We woke up the next morning to a view of Whitehouse Mountain and the wood stove still heating the house from the night before. After marveling at the incredible views, stoking the fire, and brewing our first cup of coffee, we set out to explore the area. As we climbed the ridge behind us, the cabin looked like something from a postcard. We got up to the top of the ridge, and to our surprise there was a storm rolling in. We say “to our surprise” because while we knew there would be a chance of seeing a few snow showers we didn’t really count on a raging snowstorm. We hadn’t had any service for a full 24 hours, and mountain weather is always changing, so as expected, the meteorologist that I am, couldn’t check the latest radar. But this is also why I absolutely LOVE mountain weather! It is always full of unexpected surprises. As we sat on the ridge admiring the beauty of Colorado, the blue skies that we had during the morning turned gray within minutes. With the little service we could get, we turned on some Christmas music and after doing so the first snowflakes began to fall. I really don’t think you could have planned for a more perfect moment!
The cabin stayed warm all afternoon and into the evening, and the snow continued to fall. By sunset, our tracks were sufficiently covered. We made our way out of the cabin (thankfully we packed ski pants) and retraced our steps back to the main trail to prepare for our trek out in the morning, just in case it kept snowing all night. We wanted to make sure we had some track to follow to get us to the main trail.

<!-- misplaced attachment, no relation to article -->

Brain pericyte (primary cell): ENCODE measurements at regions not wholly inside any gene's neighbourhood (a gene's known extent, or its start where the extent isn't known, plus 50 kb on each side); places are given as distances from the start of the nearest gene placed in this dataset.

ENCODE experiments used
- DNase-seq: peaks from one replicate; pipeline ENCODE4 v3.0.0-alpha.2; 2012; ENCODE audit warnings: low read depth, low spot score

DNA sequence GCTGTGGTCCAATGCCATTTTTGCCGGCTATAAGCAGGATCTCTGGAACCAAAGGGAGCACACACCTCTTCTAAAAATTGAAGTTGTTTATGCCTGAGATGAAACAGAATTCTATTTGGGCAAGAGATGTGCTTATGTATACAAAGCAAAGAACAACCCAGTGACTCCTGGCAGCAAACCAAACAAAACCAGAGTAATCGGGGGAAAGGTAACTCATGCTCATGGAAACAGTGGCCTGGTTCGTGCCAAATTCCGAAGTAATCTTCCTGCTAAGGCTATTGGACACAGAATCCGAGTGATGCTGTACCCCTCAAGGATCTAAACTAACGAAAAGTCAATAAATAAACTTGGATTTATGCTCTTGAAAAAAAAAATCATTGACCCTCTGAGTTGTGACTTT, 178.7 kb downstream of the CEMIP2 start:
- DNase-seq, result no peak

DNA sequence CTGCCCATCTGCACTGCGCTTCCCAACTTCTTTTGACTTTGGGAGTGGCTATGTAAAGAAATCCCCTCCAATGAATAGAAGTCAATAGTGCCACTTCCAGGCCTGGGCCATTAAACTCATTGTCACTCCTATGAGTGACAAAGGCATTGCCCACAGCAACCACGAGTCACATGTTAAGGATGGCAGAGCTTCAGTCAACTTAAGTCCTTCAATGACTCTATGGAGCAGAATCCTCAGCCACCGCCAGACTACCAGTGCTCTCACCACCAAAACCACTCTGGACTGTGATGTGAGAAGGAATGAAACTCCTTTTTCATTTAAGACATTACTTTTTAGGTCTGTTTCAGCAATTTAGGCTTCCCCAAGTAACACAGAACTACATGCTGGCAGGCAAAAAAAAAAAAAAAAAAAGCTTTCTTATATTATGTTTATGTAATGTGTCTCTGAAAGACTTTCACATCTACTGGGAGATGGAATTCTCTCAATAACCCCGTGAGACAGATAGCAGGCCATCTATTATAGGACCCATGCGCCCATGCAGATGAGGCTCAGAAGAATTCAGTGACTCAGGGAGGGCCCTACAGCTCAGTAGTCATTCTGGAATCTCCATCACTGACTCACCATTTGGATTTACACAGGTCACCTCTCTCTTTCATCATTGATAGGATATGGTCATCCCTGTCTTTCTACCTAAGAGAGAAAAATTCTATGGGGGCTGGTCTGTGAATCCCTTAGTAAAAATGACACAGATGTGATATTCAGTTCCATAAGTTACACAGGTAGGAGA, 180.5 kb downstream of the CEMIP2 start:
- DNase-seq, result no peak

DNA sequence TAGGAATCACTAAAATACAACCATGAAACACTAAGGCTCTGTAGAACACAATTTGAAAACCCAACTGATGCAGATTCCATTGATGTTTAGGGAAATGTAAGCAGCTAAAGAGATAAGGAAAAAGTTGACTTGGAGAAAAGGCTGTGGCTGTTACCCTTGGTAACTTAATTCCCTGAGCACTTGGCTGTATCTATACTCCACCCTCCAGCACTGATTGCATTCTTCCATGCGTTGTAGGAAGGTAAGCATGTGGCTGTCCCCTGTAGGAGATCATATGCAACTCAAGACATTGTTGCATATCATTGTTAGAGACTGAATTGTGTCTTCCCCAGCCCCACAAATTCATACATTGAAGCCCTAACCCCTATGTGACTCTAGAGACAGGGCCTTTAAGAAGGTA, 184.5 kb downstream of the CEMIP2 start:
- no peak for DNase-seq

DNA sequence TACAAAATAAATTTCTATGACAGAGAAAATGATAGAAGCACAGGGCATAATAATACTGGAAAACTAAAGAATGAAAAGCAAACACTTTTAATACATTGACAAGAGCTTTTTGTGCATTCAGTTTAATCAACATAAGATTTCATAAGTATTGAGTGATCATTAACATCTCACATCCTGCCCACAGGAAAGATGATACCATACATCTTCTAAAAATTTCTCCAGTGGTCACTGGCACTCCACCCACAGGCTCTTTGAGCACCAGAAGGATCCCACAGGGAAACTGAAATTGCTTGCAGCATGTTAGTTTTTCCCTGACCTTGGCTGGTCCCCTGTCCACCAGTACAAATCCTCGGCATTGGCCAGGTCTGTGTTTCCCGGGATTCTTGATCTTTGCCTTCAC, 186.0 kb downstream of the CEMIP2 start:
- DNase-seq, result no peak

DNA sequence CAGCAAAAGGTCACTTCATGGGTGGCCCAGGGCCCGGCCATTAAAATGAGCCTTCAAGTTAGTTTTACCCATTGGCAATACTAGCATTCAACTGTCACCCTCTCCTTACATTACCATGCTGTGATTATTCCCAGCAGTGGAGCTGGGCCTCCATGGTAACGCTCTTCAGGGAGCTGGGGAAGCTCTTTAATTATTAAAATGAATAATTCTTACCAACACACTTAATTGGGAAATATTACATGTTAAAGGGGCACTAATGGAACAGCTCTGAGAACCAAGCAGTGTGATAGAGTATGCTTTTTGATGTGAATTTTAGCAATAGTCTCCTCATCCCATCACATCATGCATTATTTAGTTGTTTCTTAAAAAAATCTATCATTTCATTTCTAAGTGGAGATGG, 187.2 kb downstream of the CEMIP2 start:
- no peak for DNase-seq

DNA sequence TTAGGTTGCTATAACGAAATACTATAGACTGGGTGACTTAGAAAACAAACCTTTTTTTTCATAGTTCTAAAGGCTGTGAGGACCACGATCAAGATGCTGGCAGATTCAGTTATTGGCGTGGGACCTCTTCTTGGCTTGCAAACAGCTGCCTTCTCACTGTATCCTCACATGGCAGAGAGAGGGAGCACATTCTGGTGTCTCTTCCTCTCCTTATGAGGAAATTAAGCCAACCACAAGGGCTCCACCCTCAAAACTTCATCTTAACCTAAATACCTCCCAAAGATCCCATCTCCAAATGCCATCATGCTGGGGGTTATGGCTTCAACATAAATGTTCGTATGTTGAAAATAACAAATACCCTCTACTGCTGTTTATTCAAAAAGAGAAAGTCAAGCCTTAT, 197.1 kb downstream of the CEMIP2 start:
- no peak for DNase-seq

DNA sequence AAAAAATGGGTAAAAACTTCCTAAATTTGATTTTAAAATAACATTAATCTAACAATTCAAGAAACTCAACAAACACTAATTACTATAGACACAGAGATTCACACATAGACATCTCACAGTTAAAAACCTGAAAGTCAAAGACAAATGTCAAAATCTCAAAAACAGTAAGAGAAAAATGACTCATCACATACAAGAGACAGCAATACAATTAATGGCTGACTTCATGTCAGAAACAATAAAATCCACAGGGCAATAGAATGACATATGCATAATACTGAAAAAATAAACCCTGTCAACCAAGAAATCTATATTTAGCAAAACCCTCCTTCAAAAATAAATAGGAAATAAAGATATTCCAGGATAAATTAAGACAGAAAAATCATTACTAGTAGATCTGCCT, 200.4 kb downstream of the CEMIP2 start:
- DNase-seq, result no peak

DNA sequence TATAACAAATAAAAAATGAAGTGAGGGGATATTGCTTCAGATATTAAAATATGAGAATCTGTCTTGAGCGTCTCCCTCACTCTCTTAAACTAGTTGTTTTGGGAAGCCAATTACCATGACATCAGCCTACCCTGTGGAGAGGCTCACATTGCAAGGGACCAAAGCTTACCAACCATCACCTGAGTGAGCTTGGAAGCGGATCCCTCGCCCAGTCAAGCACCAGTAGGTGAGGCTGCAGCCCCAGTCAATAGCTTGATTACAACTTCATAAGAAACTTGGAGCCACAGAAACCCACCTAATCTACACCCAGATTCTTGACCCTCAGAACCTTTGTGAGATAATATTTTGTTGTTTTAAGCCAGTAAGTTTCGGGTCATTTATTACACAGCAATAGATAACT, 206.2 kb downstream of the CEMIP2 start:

5am came early, and we were up and hiking out within an hour of waking up. We were amazed at how much snow fell with such little warning—easily over a foot. Thankfully we made it back to the main trail, and only lost it once on the way down. One mile in to the hike down, we detoured about a hundred yards before realizing that this wasn’t the way we had come. It turns out that retracing your steps is much easier when you actually saw the trail the first time you hiked it. We were relying on sticks and shrubs as markers that we thought we remembered from our hike in. We made it back to the town of Ouray, which had hardly even seen a dusting of snow. It really is amazing what a difference 2,000 feet of elevation can be!
After making it back to Ouray and warming up, we began the drive back to Denver. We recounted the joys and mishaps of our adventure, and commented about how our vacations are hardly relaxing. Then we vowed to adventure just as hard on our next one! What we knew to be true remained true—backpacking in the Rockies in November is risky but well worth the reward!